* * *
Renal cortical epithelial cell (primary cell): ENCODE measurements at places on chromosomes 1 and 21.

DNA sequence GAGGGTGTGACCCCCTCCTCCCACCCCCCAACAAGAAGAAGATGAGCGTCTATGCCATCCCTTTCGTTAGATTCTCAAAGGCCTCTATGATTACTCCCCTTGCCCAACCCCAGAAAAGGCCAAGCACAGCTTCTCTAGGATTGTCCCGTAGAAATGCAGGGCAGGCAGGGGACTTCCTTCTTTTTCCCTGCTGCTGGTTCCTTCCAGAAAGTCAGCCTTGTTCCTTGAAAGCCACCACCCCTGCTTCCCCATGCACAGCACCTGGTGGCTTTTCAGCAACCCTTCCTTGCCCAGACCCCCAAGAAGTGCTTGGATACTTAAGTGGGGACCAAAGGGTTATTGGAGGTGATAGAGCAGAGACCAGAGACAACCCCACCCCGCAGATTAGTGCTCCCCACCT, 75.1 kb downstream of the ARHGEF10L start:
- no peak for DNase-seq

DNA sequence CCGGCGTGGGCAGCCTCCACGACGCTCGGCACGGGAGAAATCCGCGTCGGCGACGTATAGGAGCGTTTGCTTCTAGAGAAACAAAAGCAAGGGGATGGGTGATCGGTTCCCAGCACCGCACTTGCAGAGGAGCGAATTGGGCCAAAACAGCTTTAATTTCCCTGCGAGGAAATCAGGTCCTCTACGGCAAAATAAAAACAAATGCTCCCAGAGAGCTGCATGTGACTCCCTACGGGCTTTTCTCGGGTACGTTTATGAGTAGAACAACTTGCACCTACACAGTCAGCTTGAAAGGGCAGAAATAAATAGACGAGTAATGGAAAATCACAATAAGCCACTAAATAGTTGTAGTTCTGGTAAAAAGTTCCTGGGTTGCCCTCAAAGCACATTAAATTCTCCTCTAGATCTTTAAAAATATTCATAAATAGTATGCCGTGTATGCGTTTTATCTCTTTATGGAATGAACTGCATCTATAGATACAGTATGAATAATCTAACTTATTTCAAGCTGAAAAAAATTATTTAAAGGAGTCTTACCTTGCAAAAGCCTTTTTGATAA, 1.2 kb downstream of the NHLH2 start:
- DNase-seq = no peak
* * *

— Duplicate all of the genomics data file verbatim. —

Renal cortical epithelial cell (primary cell): ENCODE measurements at places on chromosomes 1 and 21.

DNA sequence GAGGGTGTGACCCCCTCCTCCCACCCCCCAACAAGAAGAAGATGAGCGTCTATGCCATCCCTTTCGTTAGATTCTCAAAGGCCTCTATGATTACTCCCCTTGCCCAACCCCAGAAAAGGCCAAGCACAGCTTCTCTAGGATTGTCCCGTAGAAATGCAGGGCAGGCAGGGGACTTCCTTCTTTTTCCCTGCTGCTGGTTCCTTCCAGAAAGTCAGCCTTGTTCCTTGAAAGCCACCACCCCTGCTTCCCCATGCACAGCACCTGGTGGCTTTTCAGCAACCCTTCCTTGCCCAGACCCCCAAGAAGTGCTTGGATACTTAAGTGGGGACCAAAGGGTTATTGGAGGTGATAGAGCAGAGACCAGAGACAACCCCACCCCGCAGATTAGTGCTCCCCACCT, 75.1 kb downstream of the ARHGEF10L start:
- no peak for DNase-seq

DNA sequence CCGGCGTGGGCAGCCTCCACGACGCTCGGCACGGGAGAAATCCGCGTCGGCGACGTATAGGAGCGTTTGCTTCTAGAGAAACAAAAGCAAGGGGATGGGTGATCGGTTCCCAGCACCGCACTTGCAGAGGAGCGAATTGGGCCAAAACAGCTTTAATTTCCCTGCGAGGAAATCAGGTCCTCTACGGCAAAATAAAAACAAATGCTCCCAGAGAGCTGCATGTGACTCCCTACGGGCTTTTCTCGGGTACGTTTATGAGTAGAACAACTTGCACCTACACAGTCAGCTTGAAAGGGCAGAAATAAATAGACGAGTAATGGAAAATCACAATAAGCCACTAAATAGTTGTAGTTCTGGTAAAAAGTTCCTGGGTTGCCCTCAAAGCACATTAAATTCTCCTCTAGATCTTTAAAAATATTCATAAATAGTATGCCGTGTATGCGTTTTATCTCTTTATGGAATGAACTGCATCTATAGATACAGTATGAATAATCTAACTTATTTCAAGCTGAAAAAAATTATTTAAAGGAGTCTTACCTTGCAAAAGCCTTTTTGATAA, 1.2 kb downstream of the NHLH2 start:
- DNase-seq = no peak